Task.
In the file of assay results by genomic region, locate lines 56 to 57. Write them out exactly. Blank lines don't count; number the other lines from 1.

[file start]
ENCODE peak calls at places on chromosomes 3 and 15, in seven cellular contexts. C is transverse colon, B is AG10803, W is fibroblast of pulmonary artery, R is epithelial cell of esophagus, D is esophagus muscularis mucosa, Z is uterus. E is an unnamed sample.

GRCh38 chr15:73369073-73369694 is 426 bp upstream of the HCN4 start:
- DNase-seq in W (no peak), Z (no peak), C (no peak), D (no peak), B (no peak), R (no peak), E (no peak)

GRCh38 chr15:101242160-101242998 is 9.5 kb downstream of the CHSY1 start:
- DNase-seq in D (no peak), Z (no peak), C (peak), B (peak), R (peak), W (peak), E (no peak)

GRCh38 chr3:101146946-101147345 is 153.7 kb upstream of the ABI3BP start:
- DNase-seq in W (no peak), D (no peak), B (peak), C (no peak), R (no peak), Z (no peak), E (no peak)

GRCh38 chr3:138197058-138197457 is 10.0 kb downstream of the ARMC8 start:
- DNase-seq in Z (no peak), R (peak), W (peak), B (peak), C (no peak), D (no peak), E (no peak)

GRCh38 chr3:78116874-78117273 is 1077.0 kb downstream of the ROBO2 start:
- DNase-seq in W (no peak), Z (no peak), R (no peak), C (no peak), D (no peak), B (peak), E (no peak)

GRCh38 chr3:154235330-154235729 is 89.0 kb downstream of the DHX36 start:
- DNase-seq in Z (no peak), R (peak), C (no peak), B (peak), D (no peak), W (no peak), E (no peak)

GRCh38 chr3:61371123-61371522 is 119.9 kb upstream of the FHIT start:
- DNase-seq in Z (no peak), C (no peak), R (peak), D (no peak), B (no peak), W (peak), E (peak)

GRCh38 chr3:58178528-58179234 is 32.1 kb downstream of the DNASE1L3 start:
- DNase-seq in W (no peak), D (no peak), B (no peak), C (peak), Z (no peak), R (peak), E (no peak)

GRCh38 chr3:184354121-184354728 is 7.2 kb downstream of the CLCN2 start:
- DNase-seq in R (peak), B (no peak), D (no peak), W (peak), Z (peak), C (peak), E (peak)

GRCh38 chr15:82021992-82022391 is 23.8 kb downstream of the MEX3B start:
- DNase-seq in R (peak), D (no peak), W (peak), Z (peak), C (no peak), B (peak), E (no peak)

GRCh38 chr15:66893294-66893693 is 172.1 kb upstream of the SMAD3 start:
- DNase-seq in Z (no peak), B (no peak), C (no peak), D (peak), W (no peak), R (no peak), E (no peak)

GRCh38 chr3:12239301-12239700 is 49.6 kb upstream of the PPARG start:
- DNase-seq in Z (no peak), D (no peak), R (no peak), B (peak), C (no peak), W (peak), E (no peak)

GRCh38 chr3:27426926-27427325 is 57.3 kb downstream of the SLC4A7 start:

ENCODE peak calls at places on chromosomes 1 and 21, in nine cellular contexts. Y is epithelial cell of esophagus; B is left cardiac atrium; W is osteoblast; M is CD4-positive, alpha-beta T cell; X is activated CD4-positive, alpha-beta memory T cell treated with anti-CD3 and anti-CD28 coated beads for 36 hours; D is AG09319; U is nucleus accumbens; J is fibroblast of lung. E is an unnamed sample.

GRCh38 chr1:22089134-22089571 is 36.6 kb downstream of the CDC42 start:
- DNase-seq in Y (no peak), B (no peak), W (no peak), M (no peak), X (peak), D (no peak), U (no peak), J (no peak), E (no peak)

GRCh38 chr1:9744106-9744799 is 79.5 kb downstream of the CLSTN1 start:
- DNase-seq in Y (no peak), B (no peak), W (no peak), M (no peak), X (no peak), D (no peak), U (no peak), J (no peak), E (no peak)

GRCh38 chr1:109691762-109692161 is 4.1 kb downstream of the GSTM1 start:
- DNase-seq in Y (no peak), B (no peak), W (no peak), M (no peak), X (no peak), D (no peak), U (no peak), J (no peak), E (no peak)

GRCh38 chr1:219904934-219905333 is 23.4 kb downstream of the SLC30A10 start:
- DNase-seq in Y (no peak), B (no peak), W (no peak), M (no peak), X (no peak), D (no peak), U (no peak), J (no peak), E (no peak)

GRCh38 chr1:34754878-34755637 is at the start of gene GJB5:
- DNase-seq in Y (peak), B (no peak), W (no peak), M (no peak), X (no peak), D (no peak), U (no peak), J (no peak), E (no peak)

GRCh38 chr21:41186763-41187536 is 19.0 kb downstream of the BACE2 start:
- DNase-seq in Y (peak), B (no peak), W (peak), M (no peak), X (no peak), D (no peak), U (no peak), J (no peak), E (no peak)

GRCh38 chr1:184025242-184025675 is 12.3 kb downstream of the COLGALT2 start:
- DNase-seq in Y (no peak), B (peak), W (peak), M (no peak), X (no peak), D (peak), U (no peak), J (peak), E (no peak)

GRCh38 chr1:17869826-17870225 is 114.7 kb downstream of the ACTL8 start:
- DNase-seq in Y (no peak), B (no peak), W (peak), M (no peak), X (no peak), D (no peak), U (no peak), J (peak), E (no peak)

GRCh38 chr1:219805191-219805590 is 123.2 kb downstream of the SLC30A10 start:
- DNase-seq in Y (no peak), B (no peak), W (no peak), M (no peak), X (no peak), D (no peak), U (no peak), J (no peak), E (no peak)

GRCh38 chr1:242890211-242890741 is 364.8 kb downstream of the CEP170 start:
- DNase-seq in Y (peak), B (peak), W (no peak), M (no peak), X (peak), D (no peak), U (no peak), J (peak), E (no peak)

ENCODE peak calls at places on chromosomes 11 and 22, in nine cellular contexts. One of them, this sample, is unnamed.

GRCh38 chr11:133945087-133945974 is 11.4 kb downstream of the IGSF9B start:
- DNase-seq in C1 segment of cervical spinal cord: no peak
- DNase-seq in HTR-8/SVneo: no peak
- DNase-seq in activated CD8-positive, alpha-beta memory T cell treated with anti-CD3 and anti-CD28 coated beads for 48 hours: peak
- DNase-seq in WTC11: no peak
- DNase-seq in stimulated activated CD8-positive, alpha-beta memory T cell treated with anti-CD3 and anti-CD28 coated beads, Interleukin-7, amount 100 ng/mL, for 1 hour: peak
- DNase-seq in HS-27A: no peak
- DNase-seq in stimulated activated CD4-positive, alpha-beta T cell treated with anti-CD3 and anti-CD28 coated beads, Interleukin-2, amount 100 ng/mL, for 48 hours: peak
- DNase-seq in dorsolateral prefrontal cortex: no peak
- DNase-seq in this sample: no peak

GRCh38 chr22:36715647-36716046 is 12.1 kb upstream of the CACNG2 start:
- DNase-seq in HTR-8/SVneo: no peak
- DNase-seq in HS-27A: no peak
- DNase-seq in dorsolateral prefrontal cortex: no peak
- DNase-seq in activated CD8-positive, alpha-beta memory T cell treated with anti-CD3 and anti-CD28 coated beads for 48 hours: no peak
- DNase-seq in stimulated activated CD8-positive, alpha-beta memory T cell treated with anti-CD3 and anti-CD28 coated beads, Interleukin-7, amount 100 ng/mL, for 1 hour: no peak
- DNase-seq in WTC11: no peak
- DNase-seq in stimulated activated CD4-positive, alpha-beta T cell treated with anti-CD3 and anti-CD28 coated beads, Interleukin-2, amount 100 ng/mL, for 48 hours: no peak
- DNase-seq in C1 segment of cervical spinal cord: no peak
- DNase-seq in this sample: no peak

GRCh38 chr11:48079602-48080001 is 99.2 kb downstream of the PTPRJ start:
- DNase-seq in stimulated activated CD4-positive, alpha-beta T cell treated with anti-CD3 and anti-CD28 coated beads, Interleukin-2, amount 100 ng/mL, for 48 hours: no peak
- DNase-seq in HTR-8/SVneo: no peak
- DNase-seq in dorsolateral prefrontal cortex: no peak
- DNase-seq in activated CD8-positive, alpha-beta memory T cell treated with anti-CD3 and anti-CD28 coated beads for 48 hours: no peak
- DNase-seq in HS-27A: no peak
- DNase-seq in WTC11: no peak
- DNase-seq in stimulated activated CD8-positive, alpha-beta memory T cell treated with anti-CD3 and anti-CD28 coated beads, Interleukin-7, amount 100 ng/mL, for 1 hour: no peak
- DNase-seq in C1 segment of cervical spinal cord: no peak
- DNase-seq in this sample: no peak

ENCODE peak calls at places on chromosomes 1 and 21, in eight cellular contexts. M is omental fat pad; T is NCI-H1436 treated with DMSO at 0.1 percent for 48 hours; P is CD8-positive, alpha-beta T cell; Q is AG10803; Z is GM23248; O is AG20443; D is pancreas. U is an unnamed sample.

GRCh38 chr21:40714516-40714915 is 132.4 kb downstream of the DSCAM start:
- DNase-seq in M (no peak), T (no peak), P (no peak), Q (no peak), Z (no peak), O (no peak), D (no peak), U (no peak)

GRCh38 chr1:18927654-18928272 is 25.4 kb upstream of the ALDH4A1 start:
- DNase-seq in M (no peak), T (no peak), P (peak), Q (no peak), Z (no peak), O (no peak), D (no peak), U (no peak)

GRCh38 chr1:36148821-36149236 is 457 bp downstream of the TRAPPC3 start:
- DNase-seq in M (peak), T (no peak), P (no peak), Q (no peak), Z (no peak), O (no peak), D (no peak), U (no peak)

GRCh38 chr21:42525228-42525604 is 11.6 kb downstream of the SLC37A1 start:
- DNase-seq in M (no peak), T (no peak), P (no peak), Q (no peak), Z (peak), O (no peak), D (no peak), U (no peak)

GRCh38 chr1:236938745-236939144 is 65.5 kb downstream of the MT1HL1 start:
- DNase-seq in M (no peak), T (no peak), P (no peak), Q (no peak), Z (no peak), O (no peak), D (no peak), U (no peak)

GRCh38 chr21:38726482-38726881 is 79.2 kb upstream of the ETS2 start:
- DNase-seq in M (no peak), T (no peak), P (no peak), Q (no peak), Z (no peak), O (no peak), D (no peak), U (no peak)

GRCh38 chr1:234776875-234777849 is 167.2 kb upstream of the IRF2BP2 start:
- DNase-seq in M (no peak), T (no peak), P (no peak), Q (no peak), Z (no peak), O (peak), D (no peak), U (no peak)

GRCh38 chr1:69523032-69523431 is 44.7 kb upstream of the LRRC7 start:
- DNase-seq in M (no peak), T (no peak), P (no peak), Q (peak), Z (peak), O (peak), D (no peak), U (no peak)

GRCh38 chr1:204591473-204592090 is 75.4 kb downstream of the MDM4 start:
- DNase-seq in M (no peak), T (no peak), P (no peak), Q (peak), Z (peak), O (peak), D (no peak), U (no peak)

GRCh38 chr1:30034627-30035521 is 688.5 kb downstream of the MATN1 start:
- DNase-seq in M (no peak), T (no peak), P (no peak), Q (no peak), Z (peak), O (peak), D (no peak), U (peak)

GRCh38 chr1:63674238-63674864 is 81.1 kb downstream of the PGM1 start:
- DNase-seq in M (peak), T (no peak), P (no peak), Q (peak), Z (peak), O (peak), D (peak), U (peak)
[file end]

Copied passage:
- DNase-seq in stimulated activated CD4-positive, alpha-beta T cell treated with anti-CD3 and anti-CD28 coated beads, Interleukin-2, amount 100 ng/mL, for 48 hours: peak
- DNase-seq in dorsolateral prefrontal cortex: no peak